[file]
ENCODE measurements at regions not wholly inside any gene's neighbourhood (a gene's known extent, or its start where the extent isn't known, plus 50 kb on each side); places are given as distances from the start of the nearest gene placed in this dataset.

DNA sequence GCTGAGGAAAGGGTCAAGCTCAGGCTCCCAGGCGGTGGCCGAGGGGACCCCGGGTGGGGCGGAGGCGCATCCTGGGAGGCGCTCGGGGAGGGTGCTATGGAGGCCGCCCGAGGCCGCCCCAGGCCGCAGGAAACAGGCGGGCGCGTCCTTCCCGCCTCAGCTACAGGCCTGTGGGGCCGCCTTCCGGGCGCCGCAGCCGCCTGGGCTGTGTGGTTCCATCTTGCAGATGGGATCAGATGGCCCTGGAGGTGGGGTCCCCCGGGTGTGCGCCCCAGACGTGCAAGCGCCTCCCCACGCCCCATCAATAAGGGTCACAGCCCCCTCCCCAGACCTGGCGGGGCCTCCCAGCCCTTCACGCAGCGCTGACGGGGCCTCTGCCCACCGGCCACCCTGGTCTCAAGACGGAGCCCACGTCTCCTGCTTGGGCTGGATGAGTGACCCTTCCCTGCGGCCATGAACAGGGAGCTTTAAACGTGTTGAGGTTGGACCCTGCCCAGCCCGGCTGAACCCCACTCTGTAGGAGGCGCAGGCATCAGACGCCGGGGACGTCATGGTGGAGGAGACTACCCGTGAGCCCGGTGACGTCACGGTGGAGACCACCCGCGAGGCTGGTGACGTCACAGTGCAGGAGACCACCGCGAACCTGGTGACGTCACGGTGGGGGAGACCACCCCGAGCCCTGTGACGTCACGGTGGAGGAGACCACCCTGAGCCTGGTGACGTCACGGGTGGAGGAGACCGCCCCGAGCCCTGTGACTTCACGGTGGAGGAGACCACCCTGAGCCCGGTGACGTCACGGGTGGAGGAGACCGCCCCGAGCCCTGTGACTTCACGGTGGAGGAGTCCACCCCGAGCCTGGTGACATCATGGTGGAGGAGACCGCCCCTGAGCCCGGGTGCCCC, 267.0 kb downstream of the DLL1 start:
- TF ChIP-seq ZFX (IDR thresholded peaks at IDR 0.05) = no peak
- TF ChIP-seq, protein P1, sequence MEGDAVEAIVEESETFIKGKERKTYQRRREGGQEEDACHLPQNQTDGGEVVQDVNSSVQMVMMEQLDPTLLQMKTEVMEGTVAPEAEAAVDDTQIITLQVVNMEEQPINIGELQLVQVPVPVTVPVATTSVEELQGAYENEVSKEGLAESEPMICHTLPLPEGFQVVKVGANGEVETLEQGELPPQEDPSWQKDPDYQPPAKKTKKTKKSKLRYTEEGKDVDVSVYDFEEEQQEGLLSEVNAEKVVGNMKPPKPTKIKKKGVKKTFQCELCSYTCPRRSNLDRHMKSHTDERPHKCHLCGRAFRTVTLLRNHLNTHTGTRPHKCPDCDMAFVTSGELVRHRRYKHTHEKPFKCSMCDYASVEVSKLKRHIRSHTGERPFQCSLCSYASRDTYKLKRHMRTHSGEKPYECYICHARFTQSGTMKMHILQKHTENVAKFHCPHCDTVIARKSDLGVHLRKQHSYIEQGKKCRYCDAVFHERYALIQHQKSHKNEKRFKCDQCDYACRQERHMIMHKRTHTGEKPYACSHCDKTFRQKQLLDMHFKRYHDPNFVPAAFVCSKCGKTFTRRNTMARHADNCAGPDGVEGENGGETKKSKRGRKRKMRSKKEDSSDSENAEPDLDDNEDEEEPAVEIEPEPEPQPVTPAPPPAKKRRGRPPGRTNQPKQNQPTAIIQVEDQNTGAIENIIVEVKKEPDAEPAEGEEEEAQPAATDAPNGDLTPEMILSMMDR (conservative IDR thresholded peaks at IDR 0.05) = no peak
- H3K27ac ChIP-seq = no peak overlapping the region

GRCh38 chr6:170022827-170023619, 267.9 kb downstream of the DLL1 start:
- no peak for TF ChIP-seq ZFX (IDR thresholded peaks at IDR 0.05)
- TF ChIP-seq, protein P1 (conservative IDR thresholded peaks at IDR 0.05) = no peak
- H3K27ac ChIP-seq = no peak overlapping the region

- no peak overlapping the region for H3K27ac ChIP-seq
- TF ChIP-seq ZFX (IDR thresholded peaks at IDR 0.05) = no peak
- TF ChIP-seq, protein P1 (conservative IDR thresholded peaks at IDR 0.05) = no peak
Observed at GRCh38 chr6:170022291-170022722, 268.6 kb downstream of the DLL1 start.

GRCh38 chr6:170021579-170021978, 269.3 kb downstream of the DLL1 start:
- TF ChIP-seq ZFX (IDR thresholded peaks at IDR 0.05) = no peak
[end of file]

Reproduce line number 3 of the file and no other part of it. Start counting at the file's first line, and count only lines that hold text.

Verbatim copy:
- TF ChIP-seq ZFX (IDR thresholded peaks at IDR 0.05) = no peak